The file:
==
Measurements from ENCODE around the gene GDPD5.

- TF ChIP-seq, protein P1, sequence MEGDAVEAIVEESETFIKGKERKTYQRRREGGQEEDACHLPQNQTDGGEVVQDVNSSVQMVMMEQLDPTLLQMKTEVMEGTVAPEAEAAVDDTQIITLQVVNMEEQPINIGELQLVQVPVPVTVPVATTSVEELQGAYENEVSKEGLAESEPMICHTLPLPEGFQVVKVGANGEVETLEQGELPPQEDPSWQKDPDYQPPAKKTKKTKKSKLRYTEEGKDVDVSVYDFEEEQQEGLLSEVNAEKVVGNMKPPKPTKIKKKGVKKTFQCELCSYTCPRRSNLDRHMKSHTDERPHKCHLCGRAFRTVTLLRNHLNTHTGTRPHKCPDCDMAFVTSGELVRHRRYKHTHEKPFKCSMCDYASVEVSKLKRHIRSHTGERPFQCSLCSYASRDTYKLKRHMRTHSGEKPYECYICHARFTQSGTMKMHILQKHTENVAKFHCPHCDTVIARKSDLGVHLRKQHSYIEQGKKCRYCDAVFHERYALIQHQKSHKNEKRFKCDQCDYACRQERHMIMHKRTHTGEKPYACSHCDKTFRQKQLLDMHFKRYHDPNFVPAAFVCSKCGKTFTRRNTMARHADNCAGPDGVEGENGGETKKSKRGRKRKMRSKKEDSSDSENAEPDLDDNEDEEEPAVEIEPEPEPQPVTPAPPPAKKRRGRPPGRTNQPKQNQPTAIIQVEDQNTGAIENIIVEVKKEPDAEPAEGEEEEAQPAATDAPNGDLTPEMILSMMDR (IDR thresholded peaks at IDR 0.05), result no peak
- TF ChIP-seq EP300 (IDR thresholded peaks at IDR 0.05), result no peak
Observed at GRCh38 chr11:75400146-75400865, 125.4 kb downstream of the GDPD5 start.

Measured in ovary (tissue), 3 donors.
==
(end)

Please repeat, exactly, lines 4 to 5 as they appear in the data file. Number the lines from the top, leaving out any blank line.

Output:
Observed at GRCh38 chr11:75400146-75400865, 125.4 kb downstream of the GDPD5 start.

Measured in ovary (tissue), 3 donors.